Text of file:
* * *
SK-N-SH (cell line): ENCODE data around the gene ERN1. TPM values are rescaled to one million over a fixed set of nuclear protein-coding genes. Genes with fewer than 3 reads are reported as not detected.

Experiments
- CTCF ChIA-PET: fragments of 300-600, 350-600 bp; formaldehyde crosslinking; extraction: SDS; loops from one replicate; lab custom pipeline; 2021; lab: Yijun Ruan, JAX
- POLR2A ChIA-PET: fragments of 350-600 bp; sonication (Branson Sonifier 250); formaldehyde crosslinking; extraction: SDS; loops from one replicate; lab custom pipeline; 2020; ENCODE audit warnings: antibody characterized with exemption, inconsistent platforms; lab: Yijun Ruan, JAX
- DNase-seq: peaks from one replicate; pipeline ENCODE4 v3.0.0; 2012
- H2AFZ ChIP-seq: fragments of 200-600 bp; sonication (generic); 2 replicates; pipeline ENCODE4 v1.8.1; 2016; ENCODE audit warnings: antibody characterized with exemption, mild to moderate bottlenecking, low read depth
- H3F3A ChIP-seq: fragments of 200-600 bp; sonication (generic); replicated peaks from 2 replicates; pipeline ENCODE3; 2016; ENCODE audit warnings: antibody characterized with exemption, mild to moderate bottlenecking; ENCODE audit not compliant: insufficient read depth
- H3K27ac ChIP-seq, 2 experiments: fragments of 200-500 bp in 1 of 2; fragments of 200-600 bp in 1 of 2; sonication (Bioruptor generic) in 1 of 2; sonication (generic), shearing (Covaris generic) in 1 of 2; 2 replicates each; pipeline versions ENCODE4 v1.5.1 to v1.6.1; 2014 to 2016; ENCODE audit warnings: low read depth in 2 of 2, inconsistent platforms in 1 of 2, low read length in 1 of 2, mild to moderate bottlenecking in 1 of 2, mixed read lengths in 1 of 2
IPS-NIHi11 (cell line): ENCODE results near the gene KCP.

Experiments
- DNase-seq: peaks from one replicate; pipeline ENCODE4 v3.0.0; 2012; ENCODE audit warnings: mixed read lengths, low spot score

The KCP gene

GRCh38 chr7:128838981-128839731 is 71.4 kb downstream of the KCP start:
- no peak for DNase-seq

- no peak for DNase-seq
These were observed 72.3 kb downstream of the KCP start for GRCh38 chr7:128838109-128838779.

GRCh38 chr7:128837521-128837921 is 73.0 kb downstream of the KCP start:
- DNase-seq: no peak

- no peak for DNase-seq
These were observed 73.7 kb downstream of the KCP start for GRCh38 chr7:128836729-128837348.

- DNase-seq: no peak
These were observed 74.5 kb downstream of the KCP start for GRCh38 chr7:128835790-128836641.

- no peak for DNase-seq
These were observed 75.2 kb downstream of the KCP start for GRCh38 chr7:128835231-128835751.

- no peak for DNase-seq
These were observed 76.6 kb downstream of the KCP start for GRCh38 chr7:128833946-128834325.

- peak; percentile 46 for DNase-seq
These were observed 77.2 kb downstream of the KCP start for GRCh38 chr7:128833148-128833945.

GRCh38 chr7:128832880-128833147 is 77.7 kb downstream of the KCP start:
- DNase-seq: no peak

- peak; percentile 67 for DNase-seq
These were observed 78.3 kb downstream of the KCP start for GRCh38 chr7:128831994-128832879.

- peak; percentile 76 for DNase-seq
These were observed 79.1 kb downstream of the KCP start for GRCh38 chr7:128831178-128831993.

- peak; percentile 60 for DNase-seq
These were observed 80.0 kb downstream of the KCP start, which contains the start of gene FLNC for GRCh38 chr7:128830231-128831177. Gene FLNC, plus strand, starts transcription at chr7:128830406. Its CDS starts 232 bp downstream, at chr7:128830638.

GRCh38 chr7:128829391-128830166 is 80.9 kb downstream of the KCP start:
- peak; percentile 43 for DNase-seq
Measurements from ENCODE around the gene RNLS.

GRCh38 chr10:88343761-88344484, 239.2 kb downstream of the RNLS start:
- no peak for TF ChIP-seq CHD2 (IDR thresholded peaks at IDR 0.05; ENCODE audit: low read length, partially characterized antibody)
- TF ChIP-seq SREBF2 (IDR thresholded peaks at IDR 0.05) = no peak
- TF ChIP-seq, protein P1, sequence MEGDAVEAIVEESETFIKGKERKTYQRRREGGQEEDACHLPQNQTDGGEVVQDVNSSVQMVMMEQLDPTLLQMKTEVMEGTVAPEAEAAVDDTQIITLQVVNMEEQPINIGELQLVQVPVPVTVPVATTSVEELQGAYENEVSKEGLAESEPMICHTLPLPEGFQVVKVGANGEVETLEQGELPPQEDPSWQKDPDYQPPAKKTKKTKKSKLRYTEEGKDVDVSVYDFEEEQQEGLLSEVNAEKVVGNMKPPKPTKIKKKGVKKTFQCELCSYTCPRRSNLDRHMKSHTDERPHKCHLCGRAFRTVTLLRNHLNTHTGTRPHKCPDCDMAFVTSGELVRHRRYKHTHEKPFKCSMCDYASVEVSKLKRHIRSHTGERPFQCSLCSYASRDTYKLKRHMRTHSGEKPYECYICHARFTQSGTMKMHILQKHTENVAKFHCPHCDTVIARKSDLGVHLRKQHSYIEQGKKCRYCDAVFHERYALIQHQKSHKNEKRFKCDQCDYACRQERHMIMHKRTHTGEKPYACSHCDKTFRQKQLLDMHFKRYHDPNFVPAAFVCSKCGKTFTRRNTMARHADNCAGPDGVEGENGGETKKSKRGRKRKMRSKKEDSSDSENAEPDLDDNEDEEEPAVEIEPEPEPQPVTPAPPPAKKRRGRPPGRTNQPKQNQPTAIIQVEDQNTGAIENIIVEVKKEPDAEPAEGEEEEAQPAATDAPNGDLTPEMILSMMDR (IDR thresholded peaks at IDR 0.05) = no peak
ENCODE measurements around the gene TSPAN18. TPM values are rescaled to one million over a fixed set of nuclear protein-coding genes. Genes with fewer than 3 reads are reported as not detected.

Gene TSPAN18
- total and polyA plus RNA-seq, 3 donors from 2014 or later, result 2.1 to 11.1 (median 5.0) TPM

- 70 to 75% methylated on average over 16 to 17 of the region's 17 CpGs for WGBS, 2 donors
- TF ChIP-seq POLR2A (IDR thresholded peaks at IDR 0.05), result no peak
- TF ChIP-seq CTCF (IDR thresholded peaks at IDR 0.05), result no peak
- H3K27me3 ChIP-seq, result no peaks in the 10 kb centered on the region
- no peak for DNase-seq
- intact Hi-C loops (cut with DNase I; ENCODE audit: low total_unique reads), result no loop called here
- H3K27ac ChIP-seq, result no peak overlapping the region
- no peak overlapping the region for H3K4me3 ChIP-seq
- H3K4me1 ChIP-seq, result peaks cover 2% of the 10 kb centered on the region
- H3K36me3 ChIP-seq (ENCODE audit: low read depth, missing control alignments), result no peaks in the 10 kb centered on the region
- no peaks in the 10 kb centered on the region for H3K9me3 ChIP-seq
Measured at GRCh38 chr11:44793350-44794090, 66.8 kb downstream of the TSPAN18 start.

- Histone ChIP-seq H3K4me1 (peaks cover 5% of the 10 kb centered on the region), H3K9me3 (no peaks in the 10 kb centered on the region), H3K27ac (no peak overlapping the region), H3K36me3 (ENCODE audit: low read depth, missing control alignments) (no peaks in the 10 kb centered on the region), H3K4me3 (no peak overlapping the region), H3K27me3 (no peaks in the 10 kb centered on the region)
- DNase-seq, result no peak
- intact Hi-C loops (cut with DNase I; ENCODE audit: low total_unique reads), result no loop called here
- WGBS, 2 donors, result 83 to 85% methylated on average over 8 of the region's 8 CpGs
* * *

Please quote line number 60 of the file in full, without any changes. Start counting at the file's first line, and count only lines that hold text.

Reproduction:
- DNase-seq, result no peak